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Warriors’ down bedding could ease their journey to the realm of the dead
This may well be the most interesting story about pillows and bedding you will ever read.
The burial field in Valsgärde outside Uppsala in central Sweden contains over 90 graves from the Iron Age.
“On a light note, we could say that Valsgärde is Scandinavia’s answer to Sutton Hoo in England as portrayed in the film The Dig on Netflix,” Birgitta Berglund says. She is professor emeritus of archaeology at the NTNU University Museum.
Valsgärde is especially known for its spectacular boat graves from the 600s and 700s CE. This timeframe is in the middle of what Norway calls the Merovingian period, the era just before the Viking Age.
Two of these spectacular boat graves are at the centre of this story – or more specifically, the down bedding that was found in the graves are.
When researchers from NTNU investigated the origin of the feathers in the bedding, they made a surprising discovery that provides new insight into Iron Age society.
Rowing to the underworld
The boats carrying the two dead men were about 10 metres long, with room for four to five pairs of oars. Both wereequipped as high-ranking warriors, with richly decorated helmets, shields, and weapons. Provisions and tools for hunting and cooking were also included for their last voyage.
In one grave, a Eurasian eagle owl (Bubo bubo) had been laid, with its head cut off. We’ll return to that. Horses and other animals were arranged close to the boats.
“The buried warriors appear to have been equipped to row to the underworld, but also to be able to get ashore with the help of horses,” Berglund says.
Beauty sleep was also taken care of in death. Under the two warriors were several layers of down bedding. Their contents probably had a greater function than simply serving as fillers.
Feathers with ritual significance
You might have thought of down bedding as a modern concept, and indeed, they only became widespread in more recent times. The down bedding in the graves at Valsgärde are the oldest known in Scandinavia, indicating that these two buried men belonged to the elite of society.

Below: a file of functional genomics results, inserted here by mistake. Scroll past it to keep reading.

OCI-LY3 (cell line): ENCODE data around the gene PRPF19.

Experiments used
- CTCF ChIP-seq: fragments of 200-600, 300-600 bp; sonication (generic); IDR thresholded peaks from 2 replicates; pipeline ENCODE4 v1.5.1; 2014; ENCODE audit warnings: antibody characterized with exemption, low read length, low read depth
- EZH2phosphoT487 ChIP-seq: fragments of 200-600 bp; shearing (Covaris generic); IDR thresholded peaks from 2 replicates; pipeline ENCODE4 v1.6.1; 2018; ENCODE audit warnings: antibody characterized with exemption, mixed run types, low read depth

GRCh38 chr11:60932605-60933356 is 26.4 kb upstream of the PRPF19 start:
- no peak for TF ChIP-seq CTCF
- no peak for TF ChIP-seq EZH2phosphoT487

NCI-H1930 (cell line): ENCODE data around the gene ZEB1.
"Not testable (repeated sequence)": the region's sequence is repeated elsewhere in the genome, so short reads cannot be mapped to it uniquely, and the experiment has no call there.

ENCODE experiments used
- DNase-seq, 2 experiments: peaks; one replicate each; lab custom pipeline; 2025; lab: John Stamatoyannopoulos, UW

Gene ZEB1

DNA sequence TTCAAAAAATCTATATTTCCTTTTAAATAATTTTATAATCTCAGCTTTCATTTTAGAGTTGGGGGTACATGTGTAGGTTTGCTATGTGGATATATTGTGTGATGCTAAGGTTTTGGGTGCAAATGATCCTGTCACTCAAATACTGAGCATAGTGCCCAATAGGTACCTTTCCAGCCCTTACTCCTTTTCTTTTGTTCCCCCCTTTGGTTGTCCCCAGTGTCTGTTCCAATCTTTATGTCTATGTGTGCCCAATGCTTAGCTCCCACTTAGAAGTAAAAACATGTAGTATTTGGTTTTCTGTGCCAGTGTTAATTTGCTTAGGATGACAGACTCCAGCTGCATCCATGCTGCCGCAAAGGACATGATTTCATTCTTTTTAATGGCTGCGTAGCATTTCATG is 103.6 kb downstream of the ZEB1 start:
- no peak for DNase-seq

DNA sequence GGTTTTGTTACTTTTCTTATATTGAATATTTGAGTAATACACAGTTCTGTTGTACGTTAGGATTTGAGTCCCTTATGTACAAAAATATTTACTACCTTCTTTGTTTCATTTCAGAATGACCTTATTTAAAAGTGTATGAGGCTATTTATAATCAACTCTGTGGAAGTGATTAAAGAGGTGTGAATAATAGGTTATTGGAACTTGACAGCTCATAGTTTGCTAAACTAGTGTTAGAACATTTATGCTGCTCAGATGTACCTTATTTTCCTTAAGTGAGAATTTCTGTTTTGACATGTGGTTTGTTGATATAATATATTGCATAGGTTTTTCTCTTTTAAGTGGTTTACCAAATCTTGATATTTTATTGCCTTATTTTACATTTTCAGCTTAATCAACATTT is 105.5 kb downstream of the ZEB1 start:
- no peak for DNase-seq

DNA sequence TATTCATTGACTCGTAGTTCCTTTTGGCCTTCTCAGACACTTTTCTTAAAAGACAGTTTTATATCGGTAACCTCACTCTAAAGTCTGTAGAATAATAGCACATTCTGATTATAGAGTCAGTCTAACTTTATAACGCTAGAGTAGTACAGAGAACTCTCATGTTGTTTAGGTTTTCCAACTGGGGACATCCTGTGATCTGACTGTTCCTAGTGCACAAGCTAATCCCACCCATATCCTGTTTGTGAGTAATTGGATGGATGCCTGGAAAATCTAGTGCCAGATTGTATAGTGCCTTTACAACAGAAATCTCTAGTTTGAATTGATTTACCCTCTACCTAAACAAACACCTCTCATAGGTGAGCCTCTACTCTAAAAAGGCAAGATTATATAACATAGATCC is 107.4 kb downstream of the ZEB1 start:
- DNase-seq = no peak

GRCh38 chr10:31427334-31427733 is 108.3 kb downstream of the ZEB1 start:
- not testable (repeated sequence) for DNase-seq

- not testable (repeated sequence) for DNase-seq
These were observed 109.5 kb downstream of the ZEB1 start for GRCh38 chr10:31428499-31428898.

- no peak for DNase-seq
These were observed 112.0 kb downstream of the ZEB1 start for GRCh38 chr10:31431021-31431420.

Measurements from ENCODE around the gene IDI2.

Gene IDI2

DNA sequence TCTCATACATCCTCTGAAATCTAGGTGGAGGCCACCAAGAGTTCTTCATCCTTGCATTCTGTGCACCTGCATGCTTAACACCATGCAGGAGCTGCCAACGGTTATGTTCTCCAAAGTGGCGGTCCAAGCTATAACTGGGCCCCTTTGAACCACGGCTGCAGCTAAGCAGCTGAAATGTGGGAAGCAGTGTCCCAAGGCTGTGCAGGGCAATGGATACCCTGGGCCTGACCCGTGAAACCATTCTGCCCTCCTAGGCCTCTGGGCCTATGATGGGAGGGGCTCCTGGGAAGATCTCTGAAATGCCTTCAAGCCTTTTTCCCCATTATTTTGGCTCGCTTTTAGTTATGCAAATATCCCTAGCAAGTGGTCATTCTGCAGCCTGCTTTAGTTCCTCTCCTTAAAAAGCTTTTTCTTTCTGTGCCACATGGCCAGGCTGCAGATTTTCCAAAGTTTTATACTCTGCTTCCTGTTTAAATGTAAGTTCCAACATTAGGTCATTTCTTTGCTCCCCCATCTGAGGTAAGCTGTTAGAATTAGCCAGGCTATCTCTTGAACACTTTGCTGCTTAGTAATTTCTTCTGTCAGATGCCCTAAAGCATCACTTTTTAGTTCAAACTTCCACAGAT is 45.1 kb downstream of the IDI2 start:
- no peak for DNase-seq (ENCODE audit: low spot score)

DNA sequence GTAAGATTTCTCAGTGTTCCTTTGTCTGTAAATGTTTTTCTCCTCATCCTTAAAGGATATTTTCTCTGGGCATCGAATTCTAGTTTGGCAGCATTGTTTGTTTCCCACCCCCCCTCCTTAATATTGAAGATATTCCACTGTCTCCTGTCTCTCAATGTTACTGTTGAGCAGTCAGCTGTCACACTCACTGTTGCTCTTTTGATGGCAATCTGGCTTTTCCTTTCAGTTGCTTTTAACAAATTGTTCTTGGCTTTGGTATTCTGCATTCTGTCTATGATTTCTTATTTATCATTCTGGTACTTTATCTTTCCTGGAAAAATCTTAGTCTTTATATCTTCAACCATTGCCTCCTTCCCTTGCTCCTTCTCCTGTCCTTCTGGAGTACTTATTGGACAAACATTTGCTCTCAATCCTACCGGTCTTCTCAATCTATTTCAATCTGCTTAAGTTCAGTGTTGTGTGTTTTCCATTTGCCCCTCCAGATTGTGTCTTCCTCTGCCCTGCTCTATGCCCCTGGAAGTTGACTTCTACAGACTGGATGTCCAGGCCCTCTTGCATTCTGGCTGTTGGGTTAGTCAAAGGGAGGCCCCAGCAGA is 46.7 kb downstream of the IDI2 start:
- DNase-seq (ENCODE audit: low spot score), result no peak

"Wealthy Greeks and Romans used down for their bedding a few hundred years earlier, but it was probably not until the Middle Ages that it became more commonly used by wealthy people in Europe," Birgitta Berglund says.
Berglund has been researching down harvesting in Helgeland coastal communities in southern Nordland county for many years, where people commercialised down production early on by building houses for the eider ducks.
The theory was that down from this location might have been exported south, so Berglund wanted to investigate whether the bedding at Valsgärde contained eider down.
“It turned out that a lot of kinds of feathers had been used in the bedding at Valsgärde. Only a few feathers from eider ducks were identified, so we have little reason to believe that they were a commodity from Helgeland or other northern areas,” Berglund says.
However, she was not disappointed by this discovery. The wide range of species provided researchers with unique insights into the bird fauna in the local area in prehistoric times and people's relationship with it.
“The feathers provide a source for gaining new perspectives on the relationship between humans and birds in the past. Archaeological excavations rarely find traces of birds other than those that were used for food,” the researcher says. “We also think the choice of feathers in the bedding may hold a deeper, symbolic meaning. It’s exciting!”